In cognitive psychology, divided attention refers to situations where a person is attempting to engage in two or more tasks simultaneously.
While ‘divided attention’ might have a neutral or even negative connotation, the term ‘multitasking’ refers to the same phenomenon with a more positive spin.
We use divided attention when we drive and talk, study with background noise, cook multiple dishes, listen to a lecture and take notes, watch TV and text, mind our children while washing the dishes, and so much more.
Recent psychological research (e.g. Wickens, McCarley and Gutzwiller, 2022) demonstrates that the human brain to rarely actually divide attention (focus on two tasks or concepts simultaneously), but rather we tend to flick attention between each task (aka alternating attention). Flicking between foci has a draining effect, leading to cognitive overload, exhaustion, and shallow processing.
Divided Attention Definition and Overview
Divided attention is a cognitive act that we engage in when completing multiple tasks simultaneously.
One definition of divided attention from psychology is:
“Divided attention refers to the ability to distribute our attention so that two or more activities may be performed simultaneously. It may involve the use of just one sense (e.g. vision) or two or more senses (e.g. vision, hearing and taste).”(Grivas, Down & Carter, 2004)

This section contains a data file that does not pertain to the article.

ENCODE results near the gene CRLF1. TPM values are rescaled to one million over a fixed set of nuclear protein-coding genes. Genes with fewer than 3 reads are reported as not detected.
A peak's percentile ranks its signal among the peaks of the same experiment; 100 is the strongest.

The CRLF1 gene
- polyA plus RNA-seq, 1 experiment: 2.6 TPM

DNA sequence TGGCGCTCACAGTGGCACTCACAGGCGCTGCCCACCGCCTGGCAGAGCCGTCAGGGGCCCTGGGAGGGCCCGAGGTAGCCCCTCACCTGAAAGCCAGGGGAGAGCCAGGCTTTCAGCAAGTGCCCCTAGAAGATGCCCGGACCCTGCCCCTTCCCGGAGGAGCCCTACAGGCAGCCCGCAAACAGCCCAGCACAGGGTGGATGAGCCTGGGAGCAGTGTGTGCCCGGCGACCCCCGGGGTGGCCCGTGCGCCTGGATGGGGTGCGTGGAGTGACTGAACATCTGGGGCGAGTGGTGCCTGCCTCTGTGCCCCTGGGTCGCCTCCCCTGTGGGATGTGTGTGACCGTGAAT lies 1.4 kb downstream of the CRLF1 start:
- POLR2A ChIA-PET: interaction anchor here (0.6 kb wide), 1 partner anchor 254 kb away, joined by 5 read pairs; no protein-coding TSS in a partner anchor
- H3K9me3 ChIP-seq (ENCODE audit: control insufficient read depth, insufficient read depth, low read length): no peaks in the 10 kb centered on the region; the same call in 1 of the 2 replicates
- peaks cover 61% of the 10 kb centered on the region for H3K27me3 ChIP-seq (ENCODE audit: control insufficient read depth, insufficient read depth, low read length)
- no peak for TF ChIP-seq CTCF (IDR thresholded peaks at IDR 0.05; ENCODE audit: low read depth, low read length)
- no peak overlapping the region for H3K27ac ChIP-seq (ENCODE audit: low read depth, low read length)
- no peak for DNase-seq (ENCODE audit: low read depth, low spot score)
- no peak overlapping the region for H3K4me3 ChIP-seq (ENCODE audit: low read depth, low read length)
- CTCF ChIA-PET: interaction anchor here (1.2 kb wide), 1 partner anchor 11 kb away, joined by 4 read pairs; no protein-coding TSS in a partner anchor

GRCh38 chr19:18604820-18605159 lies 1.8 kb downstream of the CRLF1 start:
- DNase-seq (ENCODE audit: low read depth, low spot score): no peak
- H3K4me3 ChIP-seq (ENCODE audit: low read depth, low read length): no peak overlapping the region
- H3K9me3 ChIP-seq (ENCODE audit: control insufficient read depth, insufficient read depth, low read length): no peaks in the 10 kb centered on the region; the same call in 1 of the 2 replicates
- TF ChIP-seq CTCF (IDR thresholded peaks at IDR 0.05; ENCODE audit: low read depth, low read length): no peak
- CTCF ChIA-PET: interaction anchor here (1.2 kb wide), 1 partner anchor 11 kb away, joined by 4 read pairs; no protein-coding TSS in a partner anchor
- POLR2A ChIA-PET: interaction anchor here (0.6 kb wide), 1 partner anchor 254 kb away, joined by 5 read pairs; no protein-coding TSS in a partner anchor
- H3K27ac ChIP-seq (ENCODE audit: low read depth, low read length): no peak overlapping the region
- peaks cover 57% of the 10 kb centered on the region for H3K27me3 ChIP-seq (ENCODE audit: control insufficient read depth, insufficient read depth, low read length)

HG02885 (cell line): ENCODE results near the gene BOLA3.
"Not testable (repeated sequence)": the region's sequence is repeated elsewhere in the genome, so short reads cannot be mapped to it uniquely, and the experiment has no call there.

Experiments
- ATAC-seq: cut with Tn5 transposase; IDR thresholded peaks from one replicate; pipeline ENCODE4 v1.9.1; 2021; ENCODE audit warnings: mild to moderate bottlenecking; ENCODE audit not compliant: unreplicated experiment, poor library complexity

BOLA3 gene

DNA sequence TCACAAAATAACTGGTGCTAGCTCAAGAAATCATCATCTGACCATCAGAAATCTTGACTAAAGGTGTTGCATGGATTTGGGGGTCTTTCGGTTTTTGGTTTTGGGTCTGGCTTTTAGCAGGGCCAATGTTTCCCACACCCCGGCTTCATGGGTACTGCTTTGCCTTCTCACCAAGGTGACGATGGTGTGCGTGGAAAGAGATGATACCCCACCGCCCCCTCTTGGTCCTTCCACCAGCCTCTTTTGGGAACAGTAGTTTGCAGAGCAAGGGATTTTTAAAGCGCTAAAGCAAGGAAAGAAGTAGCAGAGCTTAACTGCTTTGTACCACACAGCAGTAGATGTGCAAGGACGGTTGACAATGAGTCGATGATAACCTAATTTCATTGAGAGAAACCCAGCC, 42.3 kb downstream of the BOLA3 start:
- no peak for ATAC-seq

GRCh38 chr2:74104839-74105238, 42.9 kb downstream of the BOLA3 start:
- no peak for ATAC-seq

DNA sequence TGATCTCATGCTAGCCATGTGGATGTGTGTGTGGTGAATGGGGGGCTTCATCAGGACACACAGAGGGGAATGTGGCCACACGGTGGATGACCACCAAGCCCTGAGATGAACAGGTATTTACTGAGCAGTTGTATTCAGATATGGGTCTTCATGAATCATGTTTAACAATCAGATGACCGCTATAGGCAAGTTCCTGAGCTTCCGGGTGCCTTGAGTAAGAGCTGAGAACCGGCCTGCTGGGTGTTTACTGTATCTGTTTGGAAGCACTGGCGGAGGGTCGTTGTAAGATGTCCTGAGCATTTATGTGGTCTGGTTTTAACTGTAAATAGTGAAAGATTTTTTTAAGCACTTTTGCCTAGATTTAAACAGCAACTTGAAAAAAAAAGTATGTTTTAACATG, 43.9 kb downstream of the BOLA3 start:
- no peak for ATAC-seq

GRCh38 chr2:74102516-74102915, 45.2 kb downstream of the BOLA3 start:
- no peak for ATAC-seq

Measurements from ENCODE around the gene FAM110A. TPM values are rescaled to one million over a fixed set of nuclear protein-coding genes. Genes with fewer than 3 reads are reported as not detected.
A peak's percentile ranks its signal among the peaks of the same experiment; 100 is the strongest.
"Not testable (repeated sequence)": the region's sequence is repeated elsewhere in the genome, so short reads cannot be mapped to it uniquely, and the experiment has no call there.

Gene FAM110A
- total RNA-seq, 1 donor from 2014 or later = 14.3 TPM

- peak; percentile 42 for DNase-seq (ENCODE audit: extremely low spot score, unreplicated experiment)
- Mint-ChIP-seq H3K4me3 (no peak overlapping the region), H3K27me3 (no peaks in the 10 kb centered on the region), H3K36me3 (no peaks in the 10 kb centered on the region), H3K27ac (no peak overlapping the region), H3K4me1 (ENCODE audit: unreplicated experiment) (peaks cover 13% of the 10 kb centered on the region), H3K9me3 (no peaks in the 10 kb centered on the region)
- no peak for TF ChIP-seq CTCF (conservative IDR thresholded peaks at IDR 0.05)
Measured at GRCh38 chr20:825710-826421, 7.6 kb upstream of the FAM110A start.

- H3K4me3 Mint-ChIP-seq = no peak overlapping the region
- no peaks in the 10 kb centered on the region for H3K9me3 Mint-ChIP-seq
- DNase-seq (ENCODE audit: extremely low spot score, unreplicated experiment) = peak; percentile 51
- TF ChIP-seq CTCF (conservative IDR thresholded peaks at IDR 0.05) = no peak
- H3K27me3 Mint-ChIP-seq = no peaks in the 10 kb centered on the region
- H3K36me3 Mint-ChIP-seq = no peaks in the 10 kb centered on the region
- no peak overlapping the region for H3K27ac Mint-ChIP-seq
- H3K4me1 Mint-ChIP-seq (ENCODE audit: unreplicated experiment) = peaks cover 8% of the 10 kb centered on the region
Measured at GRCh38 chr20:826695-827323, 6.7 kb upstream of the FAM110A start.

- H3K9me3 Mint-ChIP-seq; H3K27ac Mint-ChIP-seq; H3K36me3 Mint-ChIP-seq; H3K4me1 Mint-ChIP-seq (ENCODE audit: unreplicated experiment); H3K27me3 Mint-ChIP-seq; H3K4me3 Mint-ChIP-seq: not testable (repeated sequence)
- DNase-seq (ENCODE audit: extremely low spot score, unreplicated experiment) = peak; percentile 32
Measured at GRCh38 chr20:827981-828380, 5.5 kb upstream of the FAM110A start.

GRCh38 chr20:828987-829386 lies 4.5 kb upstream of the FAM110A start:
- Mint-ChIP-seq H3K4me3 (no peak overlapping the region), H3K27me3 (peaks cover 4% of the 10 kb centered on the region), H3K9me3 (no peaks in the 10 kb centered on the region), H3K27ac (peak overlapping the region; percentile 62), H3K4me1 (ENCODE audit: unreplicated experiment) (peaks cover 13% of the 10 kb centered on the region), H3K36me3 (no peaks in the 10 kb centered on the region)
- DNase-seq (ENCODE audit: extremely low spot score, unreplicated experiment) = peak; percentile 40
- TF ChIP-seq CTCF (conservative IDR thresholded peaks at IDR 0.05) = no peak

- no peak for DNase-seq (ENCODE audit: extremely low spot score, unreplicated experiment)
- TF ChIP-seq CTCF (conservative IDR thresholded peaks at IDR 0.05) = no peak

Another great scholarly definition, below, demonstrates the difference between divided and selective attention:
“Selective attention is the ability to concentrate on some stimuli at the expense of others. Divided attention is the ability to divide attention across different tasks.”(Galotti, 2015)
Research has shown that the human brain is not designed to multitask efficiently. Instead, it is better suited to focusing on one task at a time.
When we try to multitask, our brain tends to suffer from cognitive overload. This can lead to decrease in task performance and an increase in the likelihood of making in errors.
However, divided attention is often necessary, such as when a parent is keeping an eye on both of their children at once. In such situations, the ability to divide attention efficiently remains a necessary skill.
Factors Influencing Divided Attention